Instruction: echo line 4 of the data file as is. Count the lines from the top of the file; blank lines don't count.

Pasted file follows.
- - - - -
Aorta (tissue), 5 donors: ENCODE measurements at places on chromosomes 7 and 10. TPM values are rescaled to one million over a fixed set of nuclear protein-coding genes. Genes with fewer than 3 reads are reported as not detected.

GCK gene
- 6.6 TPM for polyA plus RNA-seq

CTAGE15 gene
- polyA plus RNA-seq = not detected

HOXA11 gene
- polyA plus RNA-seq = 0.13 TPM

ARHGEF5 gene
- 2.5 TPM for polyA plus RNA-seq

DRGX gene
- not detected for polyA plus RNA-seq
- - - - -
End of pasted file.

CTAGE15 gene